Ulla Lipponen (Ed.)
Kaistapää, Kuvakirjoituksia ja piirrospähkinöita (Pictorial puzzles and answers). Suomalainen Kirjallisuuden Seura. Helsinki 1999. 199 p.
The subsequent anthology of Finnish children lore, compiled and edited by Ulla Lipponen, focuses on puzzles presented by graphical images and complements the two preceding anthologies published in the same series. Jauhot suuhun, or «Struck Dumb» (1995) contains mostly jocular riddles and conundrums, Sika sumussa, or «Pig in a Fog» (1997) contains riddles of the droodle type. The material of the third anthology could also be categorised as riddles, or, to be more particular, the subtypes of this genre, although the categorisation is far too general and requires further specification. The jocular purpose of most of the humorous and absurd riddles and answers is so manifest that they could be easily classified as anecdotes. In case of riddles of the droodle type, however, the comic purpose is less noticeable. The material of the third volume of the series serves primarily a playful function, the largest of the volume's 11 rubrics attracts the readers to solve rebuses (197 of the total 483 puzzles). Other riddles are divided into tiny rubrics on the basis of a dominant feature, according to the shape or material: puzzles with matchsticks (buttons, coins, etc.), manipulation with combinations of letters or figures, reckoning a person's age by the 'portrait' depicted in figures, etc. Other riddles, except rebuses, require additional oral formulation of the task, e.g.: How do you get two triangles by relocating two matchsticks? (no. 25); Use two straight lines to divide a horseshoe into separate parts with each part holding one nail (no. 136); Count the triangles on the figure (no. 144 -147); Point out the mismatching figure (no. 198); Draw a cat at one go. You cannot raise your pen from the paper, nor can you draw a line twice (no. 218); Form a square out of the pieces (no. 242); Which of the flowers is bigger? (no. 477). The compiler of the volume has opted out the attempt to subcategorise the material by reason of the obscure genre categorisation of the given material. For example, a rubric of tasks concerning optical illusion entitled «Would you believe your own eyes?» includes several riddles which might as well belong under the category of riddles of the droodle type (Nos. 463, 465, 470, 473,475, 478).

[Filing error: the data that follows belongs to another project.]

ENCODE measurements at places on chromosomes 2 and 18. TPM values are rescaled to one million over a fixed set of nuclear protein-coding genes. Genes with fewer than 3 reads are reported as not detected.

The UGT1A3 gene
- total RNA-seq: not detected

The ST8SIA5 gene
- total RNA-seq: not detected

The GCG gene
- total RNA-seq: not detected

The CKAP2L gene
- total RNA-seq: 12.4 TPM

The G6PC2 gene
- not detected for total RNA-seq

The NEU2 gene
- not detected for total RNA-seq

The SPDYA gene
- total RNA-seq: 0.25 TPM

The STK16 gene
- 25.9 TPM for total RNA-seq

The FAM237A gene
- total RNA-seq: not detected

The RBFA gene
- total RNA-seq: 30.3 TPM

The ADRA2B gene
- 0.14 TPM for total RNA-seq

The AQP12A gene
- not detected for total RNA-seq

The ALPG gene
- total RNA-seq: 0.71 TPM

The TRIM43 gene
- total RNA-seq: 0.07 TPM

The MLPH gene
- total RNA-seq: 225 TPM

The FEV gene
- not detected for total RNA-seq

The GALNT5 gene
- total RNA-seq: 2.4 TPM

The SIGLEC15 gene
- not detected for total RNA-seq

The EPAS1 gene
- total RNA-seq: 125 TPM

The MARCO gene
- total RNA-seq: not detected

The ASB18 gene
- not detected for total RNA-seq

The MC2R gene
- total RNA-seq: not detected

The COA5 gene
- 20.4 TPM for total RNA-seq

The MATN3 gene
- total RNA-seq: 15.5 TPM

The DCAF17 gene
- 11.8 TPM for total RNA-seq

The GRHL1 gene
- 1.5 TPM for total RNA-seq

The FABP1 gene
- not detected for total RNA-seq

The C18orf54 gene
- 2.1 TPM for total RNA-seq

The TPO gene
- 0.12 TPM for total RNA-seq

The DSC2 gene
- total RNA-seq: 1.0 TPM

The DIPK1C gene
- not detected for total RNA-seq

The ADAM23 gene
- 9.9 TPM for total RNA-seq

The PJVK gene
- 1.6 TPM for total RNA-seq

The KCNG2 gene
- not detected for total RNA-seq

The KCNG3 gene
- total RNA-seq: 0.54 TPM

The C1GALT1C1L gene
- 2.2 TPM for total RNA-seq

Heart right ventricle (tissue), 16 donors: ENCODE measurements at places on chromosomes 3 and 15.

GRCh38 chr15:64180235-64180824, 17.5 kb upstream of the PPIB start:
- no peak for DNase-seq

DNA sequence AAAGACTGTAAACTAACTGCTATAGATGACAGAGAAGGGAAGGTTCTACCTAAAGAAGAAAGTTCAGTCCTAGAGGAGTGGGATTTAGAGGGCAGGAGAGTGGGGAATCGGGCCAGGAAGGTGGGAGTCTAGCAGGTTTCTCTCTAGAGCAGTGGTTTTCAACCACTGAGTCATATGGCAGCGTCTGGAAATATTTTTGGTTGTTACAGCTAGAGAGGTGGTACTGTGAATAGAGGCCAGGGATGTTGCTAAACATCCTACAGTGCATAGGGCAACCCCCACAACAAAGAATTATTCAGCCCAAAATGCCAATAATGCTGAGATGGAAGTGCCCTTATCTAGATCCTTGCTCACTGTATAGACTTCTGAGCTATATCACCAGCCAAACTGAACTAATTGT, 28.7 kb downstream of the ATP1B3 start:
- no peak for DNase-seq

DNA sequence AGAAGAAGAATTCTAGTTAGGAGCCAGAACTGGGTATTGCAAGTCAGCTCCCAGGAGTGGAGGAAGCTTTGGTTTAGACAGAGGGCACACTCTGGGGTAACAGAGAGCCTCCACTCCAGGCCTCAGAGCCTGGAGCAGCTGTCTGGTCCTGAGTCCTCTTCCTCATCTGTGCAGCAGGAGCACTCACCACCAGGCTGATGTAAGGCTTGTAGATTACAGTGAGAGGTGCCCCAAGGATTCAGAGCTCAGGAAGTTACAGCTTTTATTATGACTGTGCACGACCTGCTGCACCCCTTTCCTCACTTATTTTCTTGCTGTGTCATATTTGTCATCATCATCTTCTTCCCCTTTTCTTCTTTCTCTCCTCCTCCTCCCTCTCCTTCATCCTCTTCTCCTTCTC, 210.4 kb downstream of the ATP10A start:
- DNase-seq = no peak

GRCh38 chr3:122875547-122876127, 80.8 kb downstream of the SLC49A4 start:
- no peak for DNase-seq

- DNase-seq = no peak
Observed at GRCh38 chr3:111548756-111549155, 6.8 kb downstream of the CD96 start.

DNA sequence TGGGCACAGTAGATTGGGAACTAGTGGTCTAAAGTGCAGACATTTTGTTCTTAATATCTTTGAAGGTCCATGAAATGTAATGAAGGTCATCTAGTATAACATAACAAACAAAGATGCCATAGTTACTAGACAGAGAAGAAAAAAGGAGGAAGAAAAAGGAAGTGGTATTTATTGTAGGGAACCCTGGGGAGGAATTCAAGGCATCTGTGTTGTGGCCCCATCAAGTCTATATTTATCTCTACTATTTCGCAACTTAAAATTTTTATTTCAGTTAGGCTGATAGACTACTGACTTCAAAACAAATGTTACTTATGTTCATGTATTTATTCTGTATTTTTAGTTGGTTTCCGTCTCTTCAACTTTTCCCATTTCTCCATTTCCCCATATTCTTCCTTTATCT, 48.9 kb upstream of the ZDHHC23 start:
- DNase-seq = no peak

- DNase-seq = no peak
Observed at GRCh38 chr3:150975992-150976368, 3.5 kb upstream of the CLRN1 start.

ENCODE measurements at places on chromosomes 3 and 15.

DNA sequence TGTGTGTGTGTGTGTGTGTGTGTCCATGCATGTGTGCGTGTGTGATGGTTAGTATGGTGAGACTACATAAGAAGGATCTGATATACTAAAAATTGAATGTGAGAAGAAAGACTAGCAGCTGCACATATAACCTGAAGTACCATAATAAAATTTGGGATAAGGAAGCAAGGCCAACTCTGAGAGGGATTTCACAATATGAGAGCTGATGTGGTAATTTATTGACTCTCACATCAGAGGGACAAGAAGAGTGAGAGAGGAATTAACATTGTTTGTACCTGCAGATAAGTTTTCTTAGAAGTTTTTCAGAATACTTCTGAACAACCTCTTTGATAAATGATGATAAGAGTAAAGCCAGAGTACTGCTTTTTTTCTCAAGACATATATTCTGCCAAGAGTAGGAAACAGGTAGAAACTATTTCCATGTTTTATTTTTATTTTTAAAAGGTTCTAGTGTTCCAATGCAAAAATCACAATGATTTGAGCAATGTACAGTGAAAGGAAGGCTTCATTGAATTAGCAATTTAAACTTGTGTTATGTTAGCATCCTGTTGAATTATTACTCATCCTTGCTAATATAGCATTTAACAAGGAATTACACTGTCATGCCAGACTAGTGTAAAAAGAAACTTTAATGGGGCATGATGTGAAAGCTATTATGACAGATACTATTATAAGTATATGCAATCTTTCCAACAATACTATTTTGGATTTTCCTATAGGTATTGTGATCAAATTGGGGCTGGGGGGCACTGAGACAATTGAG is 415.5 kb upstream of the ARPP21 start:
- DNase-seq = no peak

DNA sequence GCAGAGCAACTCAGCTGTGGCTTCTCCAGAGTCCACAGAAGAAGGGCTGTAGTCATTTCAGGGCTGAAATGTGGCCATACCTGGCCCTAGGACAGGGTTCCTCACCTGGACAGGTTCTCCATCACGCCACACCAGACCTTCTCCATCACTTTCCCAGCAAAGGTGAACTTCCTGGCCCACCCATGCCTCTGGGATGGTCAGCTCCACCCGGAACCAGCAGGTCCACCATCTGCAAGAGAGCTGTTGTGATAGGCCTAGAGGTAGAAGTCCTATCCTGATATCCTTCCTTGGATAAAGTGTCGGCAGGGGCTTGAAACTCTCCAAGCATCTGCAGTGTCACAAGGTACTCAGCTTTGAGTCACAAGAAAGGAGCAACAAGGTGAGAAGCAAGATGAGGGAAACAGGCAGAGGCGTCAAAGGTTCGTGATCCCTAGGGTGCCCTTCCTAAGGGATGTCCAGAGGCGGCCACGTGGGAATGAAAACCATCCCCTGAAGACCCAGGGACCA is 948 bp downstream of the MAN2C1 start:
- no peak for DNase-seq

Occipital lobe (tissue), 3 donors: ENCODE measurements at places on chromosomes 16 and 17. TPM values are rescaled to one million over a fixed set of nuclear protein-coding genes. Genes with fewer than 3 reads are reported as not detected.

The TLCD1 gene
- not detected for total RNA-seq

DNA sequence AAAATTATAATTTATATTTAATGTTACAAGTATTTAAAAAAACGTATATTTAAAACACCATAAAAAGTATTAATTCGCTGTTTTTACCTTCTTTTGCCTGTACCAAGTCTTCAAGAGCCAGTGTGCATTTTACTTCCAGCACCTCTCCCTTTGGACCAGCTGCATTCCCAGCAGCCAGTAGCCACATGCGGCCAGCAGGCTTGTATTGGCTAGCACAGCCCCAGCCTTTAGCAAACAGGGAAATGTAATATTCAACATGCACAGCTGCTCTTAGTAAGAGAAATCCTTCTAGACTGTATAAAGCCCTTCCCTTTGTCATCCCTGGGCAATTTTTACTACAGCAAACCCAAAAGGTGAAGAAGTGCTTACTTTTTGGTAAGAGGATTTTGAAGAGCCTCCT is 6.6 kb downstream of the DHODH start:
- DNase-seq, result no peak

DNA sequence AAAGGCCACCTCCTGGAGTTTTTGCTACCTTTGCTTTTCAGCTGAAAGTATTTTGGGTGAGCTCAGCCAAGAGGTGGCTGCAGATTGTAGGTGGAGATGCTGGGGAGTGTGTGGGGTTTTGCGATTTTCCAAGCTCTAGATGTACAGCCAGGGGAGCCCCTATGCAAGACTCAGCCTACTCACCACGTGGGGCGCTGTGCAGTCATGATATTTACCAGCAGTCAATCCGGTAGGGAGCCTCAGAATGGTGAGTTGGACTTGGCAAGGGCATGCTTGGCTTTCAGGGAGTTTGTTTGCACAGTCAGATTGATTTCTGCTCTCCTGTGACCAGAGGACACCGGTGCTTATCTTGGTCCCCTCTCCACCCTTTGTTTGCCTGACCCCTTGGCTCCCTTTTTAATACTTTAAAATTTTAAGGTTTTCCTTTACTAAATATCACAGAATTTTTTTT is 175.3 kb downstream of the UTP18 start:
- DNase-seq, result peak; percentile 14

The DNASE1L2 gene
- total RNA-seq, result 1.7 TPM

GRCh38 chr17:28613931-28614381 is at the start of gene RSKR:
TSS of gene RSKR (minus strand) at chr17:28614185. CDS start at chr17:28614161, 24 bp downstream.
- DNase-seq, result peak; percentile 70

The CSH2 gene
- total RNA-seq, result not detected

U. Lipponen reveals in the afterword to the anthology that the material was contributed to the folklore archives largely from direct surveys among school children conducted on her own initiative or responses to written questionnaires during the past couple of years. Similar material has been contributed to the archives in the course of earlier collection work (1926, 1962, 1967). So, we are basically concerned with updating a phenomenon which in the early 20th century was registered as a hobby.
The popular terminology available on the material is diverse, much as the material itself; there is no uniform term for it. Among some 25 introduced terms, some are based on genre, some on function, etc., which could be rendered as e.g. pictorial puzzle, riddle story, pictorial language, trick task, game of figures, matchstick story, intelligence test, etc.
The border between riddles and children's games is obscure. Apparently, children are first introduced to the above mentioned riddles by the peer group, or learn them from elder children or grown-ups; sometimes, schoolteachers have given them trick tasks to solve, or they always have and continue to find them from publications. Although the Internet is widely used by today's schoolchildren, it is not mentioned as a mediator of lore.
According to U. Lipponen the knowledge of the schoolchildren inquired varies considerably: some children might even collect similar material, while others cannot recall a single riddle. A survey conducted in 1987 among the correspondents of the folklore archives with a purpose to shed light on the earlier instances of graphically transmitted children lore revealed that the older generation was quite familiar with the subject. It turned out that the popularity of pictorial puzzles among our grandparents was mainly inspired by publications, various children's magazines, in particular. The instructions were the same as today: divide, subtract, continue, rank, add, join, etc.
I should also point out that the principles of creating pictorial puzzles are universal, but the spread of puzzles, which require knowledge of language, like rebuses, from one nation to another is problematic due to language barriers. In the Estonian tradition rebuses should be regarded as a sub-category of riddles, strongly based on publications. With the boom of this riddle genre's 'periphery' during 1970-1990, the use of rebuses and other trick tasks enlivened, but not to the extent as the use of absurd riddles and riddles of the droodle type, where the contribution of printed publications for their formation and spread was practically non-existent. Today's researchers are interested in studying the importance of printed word as a magnifier, but also the significance of audio-tapes as a means for transmitting, say, authorial songs in the course of folkloric processes, and Internet as the mediator of jokes, etc. U. Lipponen's Kaistapää anthology provides at least two arguments justifying the folkloric research into the material found in printed publications: its spread, which is characteristic to folklore, and the simultaneous use of new and modern associative notions (cf. e.g. the keywords of today like Elvis Presley, Opel, hot dog, ice-cream, tent, T-shirt, etc.).
Mall Hiiemäe, Tartu